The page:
Yes. A disability can significantly impede a student’s ability to process information quickly or it can cause problems with seeing or writing.  Giving students additional time is fair as long as the accommodation does not fundamentally alter the nature of the course.

Yes.  If the exam is not scheduled in the same time frame as the class exam, then you can reformat it in order to protect the test’s integrity.  However, the reformatted test would still need to cover the same information as the class exam.

On the day of the exam, students are allowed to bring into an empty room only those aides which have been approved by the instructor on the Testing Accommodation Request Form.  It is imperative that this form is filled out in detail and returned to the SAS Office as soon as possible after the student has given it to you.  In addition, all bluebooks, scantrons, blank paper, and dictionaries are closely examined to ensure that nothing is written on them, and students are not allowed to take book bags or fanny packs into the test room unless they have been thoroughly checked.

The exam is stopped.  The instructor is informed immediately as to the method of cheating.  All students are held to the Student Conduct Code, and faculty members are encouraged to treat all students similarly when a violation occurs.

Students with disabilities are held to the same Student Conduct Code as everyone else.  Faculty members are encouraged to consult with SAS for possible intervention.  A referral to the Dean of Students Services is also an option.

If classroom attendance and participation are deemed to be essential components of your class and it is written as such in your syllabus, then students should be held to the same standard.  It is the hope of the SAS Office that faculty will work with students who must miss occasional classes for disability-related reasons. 

It really depends on the student and the type of disability.  Many students can complete a simple five-minute quiz in class.  However, some cannot and will need access to a proctor or reader.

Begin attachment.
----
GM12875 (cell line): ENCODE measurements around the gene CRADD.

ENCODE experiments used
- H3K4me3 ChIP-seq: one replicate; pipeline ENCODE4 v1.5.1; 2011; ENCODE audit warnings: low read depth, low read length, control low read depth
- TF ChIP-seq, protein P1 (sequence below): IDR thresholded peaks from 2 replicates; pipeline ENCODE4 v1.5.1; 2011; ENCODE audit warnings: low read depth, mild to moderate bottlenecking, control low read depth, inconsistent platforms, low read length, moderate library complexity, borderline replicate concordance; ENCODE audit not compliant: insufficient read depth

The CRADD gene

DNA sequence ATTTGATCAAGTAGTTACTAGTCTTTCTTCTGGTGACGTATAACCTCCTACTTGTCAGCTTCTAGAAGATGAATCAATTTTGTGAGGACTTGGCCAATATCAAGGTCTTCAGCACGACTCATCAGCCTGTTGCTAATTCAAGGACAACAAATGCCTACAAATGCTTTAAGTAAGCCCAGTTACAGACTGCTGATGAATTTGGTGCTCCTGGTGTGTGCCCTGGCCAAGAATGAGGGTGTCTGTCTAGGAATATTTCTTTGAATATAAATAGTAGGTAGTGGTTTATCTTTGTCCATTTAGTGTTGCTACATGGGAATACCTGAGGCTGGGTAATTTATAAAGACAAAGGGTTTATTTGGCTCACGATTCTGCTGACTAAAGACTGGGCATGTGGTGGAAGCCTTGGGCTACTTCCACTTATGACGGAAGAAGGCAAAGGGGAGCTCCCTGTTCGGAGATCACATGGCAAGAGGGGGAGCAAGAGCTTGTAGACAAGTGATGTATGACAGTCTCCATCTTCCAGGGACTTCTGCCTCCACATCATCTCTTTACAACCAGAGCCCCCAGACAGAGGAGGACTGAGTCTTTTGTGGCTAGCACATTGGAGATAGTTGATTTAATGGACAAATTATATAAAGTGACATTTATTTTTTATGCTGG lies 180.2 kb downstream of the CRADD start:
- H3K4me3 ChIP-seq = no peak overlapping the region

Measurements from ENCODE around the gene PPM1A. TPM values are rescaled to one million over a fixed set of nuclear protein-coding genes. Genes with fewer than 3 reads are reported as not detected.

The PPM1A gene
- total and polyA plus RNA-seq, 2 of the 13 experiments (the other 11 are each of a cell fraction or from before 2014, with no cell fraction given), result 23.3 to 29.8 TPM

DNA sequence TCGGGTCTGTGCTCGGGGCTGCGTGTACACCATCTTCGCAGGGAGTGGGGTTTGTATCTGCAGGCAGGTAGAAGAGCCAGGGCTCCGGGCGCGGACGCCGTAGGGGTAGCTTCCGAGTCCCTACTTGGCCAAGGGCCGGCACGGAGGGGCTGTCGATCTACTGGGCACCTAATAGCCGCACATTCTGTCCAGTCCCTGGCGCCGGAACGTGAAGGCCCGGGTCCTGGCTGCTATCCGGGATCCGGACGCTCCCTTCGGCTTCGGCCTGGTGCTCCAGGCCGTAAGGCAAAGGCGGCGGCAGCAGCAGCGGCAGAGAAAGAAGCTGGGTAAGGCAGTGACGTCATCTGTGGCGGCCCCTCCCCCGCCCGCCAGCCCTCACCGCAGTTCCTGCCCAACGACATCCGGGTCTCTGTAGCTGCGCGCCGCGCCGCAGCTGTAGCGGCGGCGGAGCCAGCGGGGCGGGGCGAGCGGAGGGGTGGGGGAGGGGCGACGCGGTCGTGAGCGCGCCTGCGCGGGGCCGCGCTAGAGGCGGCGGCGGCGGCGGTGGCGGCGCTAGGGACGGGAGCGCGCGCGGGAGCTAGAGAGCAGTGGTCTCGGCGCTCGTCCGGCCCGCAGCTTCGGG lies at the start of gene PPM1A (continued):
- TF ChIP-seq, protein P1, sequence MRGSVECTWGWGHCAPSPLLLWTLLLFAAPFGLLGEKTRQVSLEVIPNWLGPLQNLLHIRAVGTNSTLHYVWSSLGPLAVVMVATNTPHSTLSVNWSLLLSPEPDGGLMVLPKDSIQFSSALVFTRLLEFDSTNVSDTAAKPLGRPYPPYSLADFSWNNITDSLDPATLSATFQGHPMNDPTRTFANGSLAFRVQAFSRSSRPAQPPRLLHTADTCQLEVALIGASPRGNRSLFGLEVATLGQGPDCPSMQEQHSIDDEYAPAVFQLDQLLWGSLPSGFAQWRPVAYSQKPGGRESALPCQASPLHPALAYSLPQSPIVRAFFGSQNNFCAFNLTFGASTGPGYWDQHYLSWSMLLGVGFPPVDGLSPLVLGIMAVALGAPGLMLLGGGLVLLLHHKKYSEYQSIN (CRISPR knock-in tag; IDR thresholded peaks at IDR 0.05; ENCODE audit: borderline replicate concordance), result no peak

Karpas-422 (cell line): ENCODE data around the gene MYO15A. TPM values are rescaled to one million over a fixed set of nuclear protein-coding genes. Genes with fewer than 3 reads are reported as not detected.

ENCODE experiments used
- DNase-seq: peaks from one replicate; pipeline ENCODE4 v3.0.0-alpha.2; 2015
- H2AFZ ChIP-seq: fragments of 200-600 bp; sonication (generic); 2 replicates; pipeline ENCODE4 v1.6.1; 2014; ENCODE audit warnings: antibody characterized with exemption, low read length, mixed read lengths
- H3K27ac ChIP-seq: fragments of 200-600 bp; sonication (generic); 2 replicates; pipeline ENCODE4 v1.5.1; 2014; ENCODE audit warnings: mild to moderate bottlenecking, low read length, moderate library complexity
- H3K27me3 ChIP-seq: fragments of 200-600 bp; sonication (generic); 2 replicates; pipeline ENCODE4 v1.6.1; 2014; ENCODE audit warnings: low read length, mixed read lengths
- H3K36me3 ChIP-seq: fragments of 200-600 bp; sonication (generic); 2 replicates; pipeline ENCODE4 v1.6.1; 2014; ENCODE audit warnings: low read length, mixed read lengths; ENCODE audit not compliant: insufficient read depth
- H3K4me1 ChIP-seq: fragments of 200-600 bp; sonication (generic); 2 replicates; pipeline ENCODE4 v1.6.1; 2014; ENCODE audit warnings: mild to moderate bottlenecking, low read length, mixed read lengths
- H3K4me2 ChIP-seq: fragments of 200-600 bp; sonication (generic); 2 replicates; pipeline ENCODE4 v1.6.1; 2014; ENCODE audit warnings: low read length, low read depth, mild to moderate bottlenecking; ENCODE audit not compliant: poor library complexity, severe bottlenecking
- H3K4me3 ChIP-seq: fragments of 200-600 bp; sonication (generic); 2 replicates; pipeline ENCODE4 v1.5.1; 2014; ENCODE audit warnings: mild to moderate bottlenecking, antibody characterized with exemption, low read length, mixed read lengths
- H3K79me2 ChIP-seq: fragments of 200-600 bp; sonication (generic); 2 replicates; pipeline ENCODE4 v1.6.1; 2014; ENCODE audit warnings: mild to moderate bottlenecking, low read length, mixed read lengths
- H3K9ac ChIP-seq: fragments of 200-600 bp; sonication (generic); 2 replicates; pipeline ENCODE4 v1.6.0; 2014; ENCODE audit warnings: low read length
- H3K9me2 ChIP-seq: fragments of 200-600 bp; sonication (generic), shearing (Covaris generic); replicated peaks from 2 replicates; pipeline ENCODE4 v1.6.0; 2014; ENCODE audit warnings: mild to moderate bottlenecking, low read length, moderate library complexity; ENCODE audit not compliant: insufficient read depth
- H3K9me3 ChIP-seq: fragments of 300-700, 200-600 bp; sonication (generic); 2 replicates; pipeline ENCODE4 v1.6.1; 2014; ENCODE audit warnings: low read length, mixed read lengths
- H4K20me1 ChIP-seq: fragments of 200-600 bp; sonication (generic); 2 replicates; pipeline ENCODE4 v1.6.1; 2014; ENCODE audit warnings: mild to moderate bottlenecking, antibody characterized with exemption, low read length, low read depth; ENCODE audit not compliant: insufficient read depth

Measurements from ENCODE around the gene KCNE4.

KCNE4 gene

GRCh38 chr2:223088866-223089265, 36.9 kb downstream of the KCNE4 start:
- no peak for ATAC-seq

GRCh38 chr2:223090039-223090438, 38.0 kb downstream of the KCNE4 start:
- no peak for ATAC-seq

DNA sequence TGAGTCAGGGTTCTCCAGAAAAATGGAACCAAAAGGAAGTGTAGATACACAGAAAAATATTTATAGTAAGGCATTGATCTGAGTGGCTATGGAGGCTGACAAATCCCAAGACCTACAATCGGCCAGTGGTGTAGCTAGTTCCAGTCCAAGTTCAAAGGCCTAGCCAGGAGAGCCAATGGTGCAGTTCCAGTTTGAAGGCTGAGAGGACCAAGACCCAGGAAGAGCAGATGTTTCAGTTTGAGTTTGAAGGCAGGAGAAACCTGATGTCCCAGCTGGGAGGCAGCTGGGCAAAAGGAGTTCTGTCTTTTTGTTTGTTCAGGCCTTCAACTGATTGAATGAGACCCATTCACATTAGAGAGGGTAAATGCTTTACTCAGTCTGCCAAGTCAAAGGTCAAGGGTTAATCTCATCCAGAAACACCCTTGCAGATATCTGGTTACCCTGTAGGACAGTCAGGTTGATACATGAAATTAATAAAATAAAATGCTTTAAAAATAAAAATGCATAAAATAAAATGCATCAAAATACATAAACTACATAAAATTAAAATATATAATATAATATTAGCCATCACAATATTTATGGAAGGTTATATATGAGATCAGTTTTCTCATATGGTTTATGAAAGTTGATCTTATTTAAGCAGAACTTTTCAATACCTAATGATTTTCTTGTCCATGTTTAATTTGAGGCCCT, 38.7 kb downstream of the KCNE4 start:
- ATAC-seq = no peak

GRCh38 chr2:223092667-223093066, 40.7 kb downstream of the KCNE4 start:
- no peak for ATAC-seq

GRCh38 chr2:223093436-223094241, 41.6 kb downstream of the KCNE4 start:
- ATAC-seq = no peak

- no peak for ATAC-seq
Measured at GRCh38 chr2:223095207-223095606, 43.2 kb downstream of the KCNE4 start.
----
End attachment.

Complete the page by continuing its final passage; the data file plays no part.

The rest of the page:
Yes.  If a student misses an exam for disability-related reasons, they are legally entitled to make up the exam.

Yes.  However, you can require that all tapes be returned to you at the end of the semester or that they are erased.

You will receive an e-mail from the Student Services Coordinator for each disabled student enrolled in your course who requires accommodations.

You are only required to provide accommodations authorized by SAS.  Always consult with SAS on the appropriateness of a requested accommodation that has not been clearly endorsed.  If you decide to provide an accommodation not approved through SAS, then that is your individual choice.

You are not required to provide extended time for in-class exams to ESL students unless the student has a documented disability that sanctions test accommodations.  However, you may wish to discuss a given situation with the English as a Second Language coordinator.

Students will be provided with all appropriate accommodations through SAS unless an instructor can prove that the accommodation will fundamentally alter the nature of a course or program.  Students have the right to file a formal complaint with the Office of Civil Rights if denied reasonable accommodations.  In addition, there have been cases in which students have filed for punitive damages against a faculty member.